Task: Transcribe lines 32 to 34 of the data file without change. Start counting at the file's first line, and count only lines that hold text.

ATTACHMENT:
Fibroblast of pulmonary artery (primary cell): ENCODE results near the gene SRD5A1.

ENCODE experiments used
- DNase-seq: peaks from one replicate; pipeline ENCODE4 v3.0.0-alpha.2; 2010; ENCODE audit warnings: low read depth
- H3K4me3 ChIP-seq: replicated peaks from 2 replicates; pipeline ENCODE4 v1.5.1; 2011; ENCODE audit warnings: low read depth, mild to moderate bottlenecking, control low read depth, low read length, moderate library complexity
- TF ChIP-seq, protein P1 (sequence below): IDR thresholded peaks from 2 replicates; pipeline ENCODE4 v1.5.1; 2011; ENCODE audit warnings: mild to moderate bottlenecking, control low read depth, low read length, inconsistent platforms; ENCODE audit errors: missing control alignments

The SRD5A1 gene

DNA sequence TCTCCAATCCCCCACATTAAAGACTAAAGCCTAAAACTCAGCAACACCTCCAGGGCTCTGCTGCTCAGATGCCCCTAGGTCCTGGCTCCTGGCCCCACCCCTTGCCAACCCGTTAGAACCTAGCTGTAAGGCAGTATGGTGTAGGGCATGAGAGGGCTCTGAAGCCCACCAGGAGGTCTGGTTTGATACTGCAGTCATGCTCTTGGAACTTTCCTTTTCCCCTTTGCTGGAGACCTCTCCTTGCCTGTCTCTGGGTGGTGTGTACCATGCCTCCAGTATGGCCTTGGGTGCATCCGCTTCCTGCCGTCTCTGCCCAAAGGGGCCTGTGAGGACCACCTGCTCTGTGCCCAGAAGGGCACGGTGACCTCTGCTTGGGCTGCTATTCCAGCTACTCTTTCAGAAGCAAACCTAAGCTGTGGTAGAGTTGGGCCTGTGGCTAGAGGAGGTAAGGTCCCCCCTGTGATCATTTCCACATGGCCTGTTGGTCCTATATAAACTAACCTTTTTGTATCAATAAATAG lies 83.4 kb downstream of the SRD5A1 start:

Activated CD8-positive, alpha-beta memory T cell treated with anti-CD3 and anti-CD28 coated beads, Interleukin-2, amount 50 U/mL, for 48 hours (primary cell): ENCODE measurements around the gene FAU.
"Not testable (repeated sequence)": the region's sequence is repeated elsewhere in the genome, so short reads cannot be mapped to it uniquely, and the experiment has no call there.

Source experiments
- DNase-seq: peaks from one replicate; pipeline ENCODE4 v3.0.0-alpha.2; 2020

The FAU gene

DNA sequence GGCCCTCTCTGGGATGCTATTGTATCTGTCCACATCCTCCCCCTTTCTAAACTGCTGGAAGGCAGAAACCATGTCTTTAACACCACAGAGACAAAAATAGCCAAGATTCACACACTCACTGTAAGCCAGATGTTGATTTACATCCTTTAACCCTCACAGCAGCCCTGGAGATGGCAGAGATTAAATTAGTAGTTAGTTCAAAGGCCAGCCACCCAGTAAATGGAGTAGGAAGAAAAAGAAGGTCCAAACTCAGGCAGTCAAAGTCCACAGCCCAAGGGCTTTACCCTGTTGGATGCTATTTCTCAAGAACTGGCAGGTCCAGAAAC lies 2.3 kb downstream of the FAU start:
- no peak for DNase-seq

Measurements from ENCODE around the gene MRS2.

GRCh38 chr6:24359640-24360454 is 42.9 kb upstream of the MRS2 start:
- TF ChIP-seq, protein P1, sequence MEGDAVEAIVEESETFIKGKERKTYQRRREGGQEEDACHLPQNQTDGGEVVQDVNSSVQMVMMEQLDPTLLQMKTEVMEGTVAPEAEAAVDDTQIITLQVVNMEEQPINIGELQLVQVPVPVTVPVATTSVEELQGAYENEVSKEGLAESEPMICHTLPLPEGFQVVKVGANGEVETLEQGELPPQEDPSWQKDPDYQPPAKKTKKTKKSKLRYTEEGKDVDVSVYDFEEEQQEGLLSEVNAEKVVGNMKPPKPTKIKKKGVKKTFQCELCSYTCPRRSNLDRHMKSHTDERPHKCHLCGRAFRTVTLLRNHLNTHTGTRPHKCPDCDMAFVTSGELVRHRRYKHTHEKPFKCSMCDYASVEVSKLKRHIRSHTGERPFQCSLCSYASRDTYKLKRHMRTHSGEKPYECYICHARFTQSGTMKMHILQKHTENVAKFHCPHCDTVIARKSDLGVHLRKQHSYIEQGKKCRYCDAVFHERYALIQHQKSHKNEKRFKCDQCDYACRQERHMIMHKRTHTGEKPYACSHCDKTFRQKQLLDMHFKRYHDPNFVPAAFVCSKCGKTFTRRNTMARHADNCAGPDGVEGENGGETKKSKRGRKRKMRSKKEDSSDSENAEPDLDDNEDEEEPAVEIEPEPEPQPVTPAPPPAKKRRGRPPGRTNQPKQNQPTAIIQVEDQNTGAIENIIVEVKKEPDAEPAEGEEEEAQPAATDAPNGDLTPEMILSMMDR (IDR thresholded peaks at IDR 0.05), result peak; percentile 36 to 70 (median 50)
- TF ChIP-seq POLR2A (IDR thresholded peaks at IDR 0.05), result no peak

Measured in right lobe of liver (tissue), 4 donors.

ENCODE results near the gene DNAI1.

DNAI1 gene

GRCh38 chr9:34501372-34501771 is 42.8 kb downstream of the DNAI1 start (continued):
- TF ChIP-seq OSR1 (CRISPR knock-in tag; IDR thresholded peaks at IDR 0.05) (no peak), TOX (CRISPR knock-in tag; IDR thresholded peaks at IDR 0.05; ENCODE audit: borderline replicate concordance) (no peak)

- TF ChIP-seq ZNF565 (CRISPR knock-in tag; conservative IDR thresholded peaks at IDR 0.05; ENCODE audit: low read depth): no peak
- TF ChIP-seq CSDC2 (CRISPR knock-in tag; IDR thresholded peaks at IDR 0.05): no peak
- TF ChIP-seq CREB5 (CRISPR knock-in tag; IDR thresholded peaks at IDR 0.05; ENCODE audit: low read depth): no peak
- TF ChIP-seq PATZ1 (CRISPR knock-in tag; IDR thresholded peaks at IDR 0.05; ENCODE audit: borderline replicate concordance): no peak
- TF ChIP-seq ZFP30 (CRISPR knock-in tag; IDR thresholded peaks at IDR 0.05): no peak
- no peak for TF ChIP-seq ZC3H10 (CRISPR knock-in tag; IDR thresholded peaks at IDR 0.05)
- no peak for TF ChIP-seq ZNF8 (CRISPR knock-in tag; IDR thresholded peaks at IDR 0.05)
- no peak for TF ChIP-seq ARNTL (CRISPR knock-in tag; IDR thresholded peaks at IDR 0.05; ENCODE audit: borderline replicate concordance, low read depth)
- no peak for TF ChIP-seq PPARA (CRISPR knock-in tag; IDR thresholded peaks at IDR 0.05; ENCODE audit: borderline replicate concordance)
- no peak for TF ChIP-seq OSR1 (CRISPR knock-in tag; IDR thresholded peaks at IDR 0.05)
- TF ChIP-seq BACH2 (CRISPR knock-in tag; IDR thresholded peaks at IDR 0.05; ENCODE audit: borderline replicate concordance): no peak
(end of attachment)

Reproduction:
- no peak for TF ChIP-seq PPARA (CRISPR knock-in tag; IDR thresholded peaks at IDR 0.05; ENCODE audit: borderline replicate concordance)
- no peak for TF ChIP-seq OSR1 (CRISPR knock-in tag; IDR thresholded peaks at IDR 0.05)
- TF ChIP-seq BACH2 (CRISPR knock-in tag; IDR thresholded peaks at IDR 0.05; ENCODE audit: borderline replicate concordance): no peak